That finish put us into the Bassmaster Classic Bracket, and the winner fishes the Classic as the college representative.
There, on the Grand River in Michigan, I won.
This was not the first time I'd walked that weigh-in stage. Last year in the finals I fished against my brother, Matt, who edged me out and went on to represent Auburn and the rest of college bass fishing in the 2013 Classic. Watching him compete against the best anglers in the world made me realize how close I was to fulfilling my own dream of fishing the biggest tournament in the world.
It burned a little.
Getting this far takes a special mindset. At the risk of sounding like a cliché, you have to face the challenges one day at a time, one tournament at a time. You can't worry about winning. You just want to put yourself in position to win, then make the right on-the-water adjustments. Your gear must be in tip-top shape, from your boat to your line to the exact lures you rely on. One wrong move, one failure, be it mental, physical or with your equipment, and the dream goes "poof."
At the College Classic tournament we had a day and a half to practice on the Grand River and tributary waters. I felt a tingle of excitement when I saw milfoil on that first practice day – that's what I like! Coming from Alabama, fishing grass and boat docks is second nature.
But I found that there was a lot of dead water in that river. I covered long stretches quickly with a spinnerbait and had a short burst of six or seven fish that clued me into a possible tournament pattern. The next day I checked out the lower portion of Norris Creek tributary, an area called Spring Lake.
Again I needed to cover water and get as much information about the area as possible, so I grabbed the same spinnerbait (3/8-ounce Booyah Double Willow Blade in Snow White), put the trolling motor on high and started casting.
I could see baitfish flicker in the sunlight, and they were pretty small, so I trimmed the skirt even with the hook bend and added a No. 2 trailer hook. While I wouldn't say I whupped ‘em on the bait during practice, I did catch enough to gain confidence in that area and refine the pattern. I thought the spinnerbait would produce, at least early in the day.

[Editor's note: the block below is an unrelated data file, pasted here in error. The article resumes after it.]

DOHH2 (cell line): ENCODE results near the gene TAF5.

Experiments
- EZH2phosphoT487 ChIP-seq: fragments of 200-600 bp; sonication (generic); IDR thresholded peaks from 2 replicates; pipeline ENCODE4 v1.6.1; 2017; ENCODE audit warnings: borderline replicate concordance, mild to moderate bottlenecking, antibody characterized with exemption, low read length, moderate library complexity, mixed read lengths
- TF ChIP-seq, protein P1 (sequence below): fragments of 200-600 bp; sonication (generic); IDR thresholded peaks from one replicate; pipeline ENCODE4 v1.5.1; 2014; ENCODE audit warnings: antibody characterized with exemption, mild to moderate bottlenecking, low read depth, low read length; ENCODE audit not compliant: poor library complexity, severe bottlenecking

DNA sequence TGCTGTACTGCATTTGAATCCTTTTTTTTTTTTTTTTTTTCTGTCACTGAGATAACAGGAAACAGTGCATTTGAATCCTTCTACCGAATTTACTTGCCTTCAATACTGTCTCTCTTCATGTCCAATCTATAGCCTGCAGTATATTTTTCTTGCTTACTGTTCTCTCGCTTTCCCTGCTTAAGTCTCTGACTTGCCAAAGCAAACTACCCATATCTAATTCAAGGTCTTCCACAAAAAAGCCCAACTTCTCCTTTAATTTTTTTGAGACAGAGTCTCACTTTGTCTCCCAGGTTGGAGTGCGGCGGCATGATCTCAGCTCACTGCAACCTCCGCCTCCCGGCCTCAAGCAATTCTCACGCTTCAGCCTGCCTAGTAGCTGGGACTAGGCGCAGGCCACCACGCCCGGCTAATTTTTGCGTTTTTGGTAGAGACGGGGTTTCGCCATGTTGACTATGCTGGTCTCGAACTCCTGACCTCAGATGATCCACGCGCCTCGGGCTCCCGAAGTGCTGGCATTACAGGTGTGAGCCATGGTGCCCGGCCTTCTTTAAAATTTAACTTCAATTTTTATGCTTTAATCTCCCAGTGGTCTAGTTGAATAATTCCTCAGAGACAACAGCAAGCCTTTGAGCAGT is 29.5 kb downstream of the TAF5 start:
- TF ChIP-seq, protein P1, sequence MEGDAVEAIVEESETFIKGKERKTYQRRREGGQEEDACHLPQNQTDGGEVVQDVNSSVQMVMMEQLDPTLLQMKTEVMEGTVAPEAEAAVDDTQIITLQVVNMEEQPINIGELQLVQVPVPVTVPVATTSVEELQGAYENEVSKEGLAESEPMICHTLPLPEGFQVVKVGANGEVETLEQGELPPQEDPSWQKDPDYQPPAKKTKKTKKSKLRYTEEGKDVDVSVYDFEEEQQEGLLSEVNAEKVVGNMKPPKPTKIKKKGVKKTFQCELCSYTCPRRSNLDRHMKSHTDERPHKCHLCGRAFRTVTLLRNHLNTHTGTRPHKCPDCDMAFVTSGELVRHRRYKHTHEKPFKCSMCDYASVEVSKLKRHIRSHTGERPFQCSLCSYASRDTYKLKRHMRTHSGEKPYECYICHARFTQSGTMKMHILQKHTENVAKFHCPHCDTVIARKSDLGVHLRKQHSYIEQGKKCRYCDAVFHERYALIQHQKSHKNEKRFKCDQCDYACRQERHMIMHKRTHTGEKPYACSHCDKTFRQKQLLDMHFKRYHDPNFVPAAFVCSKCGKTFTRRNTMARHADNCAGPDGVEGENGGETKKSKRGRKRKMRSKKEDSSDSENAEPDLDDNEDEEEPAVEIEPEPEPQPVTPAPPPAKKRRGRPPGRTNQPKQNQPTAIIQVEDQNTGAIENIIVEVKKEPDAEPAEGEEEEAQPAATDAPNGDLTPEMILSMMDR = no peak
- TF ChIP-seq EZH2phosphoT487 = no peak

It was calm as we launched the first two days of the tournament. I weighed in two fish on the spinnerbait on Day One and two more the second day, all solid 2 ½-pound fish, which are pretty good on that river. Still, the bite didn't last long. Just as it had been during practice, the spinnerbait bite was over after the first hour.
The pattern was similar to what we see during the shad spawn on my home waters in Alabama. All the baitfish were in the grass in the morning. The flash of those willow blades drew strikes early, but as the sun came up the baitfish moved to the middle of the creek and the spinnerbait bite died.
Conditions changed on Day Three, though, with heavy clouds and a good wind, and I caught a dozen good fish on the double-willow. It was near 10 a.m. before the baitfish moved out of the grass.
Here are what I believe were the keys to that bite: Small blades were essential. The flash from the No. 3 and 3.5 willowleaf blades matched those of the available baitfish in size, vibration and intensity.
Burning the bait to the boat was a necessity, especially when the sun got up there and the fish could see better. For a short time on Day Three I tried a bigger spinnerbait and found I couldn't burn it back at the same speed, the vibration was more intense and it just didn't feel right. I immediately resumed catching fish once I went back to "dance with the one that brought me."
Looking back, I'm amazed at the difference the little things make. I'd found the right combination of blade, skirt, weight, vibration, profile and retrieve speed for that water clarity, at that body of water, at that time of year under those conditions. Add in a dash of confidence and you put yourself in the position to win.
In my next blog post, I'll discuss the BOOYAH Poppin' Pad Crasher, the other lure that figured into the pattern that stamped my ticket to the Classic.